Monday, 15 November 2010

And now for some beautiful "B" gardens!

Barnsley House, former home of famous gardener Rosemary Verey, has been on my wishlist for years, so imagine my excitement when I had the chance to go there earlier this year and do a day's photography with Clive Nichols, one of our best UK garden photographers. It was a truly memorable day and I know I learned a lot from Clive. He's a wonderful, patient teacher and I really recommend his courses to any of you that are interested in garden photography. The garden was wonderful too and although the famous laburnum walk (above) was past its prime when we were there, it was a pleasure to walk in the footsteps of Rosemary and see why she was so ahead of her time in terms of garden design.
One of the best gardens I visited this year was the other side of the pond - at Berkeley in California - where I was lucky enough to spend a week in February. I was treated to one of the best displays of rhododendrons I've seen yet and really enjoyed my time in this magical garden. But it was this guy on the roof that really caught my eye! The gardens I visited in California really caught my imagination and I'm hoping to get back there because I hardly touched the tip of the iceberg in terms of what's on offer. I still have to see all the verdant wonders near L.A. so that's my plan for spring 2011.
And it wasn't just the gardens that caught my eye in California. I've never seen such large waves as the day I drove the coastal road on Big Sur, or seen so many wonderful wild flowers along the highway! My husband was with me on the trip, which made it extra special, as he'd never been to the West Coast, and although I kept stopping to see gardens, he really enjoyed himself too. 
Back in Britain, it was Bourton House that sailed to the top of my favourites list, while visiting the gardens of Gloucestershire. This is a truly wonderful garden - not too large, but filled with unusual features like the topiary (above) and set in a stunning position on a hillside with wonderful views over the surrounding countryside. I know that many of my fellow bloggers have written about Bourton House, including Edith Hope, who gave a riveting account of her connection with the previous owners, so do visit her blog for the inside story.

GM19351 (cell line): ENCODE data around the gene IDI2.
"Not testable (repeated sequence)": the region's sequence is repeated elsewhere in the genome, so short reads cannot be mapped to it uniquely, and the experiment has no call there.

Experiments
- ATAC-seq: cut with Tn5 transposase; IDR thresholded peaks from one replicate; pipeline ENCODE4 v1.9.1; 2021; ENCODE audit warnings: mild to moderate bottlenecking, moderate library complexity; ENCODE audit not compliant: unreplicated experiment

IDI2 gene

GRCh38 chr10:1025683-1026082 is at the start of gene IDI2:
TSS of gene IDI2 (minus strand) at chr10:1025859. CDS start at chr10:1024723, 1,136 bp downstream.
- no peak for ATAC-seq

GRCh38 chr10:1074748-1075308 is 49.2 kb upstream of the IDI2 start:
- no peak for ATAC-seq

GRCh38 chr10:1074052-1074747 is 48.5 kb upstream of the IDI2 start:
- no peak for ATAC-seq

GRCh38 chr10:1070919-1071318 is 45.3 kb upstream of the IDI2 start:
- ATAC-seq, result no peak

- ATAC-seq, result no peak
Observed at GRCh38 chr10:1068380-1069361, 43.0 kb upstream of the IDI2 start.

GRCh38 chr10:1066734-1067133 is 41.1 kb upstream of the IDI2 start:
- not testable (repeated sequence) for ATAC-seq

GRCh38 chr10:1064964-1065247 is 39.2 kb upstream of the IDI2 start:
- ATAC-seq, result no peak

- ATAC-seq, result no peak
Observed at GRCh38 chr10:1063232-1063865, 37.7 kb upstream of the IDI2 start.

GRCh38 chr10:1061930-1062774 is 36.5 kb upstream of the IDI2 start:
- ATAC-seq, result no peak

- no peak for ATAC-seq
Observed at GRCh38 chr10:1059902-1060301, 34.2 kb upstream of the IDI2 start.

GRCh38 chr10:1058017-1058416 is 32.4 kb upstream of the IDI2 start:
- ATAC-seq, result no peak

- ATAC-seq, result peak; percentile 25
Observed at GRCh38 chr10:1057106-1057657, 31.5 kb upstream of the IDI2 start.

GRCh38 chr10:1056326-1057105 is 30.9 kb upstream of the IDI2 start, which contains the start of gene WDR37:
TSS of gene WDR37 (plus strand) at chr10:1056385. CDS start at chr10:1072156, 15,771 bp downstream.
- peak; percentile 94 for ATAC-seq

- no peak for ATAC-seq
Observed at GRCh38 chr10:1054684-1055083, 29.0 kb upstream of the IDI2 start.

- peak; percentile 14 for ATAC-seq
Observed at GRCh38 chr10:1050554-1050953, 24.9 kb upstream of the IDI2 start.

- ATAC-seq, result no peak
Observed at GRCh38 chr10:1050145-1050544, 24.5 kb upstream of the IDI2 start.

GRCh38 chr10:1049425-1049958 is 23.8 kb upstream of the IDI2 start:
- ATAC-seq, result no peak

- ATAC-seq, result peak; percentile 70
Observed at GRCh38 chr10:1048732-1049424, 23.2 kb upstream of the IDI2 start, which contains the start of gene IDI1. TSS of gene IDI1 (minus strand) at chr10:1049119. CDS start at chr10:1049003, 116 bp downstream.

And yet another first-time visit for me this year was Buscot Park in Oxfordshire. This glorious property has a water garden designed by Harold Peto (above) which draws you in like a magnet. It's a series of  stepped canals that open out into ponds and then narrow again, featuring bridges and fountains all the way from top to bottom. Edged with mature trees and immaculately clipped box hedges, you find yourself in a watery fairyland here. There's also a stunning walled kitchen garden with splendid ornamental borders. Definitely one to make a detour for!
   And these are just a few of the wonderful "B" gardens I've visited this year, so for more, you may wish to see what I chose in 2009!

11 comments:

  1. Wow ... nice blog.
    Kh Lone - Denmark

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  2. Dear Charlotte, I am thrilled to see that you have included Bourton House in your list of amazing gardens. As you know, this garden occupies a very special place in my heart because of its connection to my dear friends who gave 25 years to its development. I understand that it will open in 2011, so it will be interesting to see how the new owners stamp their mark on this wonderful garden.

    Thank you so much for your kind and generous mention of my weblog.

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  3. So many many wonderful places one could visit, and you make them so enticing.

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  4. The 'B's' deserve an 'A'. LOL. These are some pretty gorgeous gardens. Buscot Park is one I would love to see in person. Your magnet comment was so on the mark. I feel the pull.

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  5. Oh how I love the whimsy of that praying mantis! Your photos are very alluring.

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  6. Enchanted gardens..I would love to see it with my own eyes!

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  7. Lovely gardens, dear Charlotte, and the photos are calming the eyes! Eszter

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  8. Bourton House... I loved it, and occasionally found it simply too precious. My favourite is the raised borders across the lawn overlooking the countryside. I'm afraid I look at all this topiary and wonder whether its first purpose is not to show off how much well-trained, expensive labour they can afford... No; I don't like that remark. Let's just say that stylistically it fits neither with the 21st century nor the beautiful, severe Georgian (?) style of the house. So WHY then?

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  9. Charlotte that's the famous laburnum walk isn't it. I have always admired that scene when I've seen it in books. How wonderful to spend the day with a photographer with such a background of experience.

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  10. Oh, I love every post you post! It's always so interesting to see the world thrue your cameras lins / gittan

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  11. hello Charlotte, those are great gardens, but i love the photo on your header better. haha

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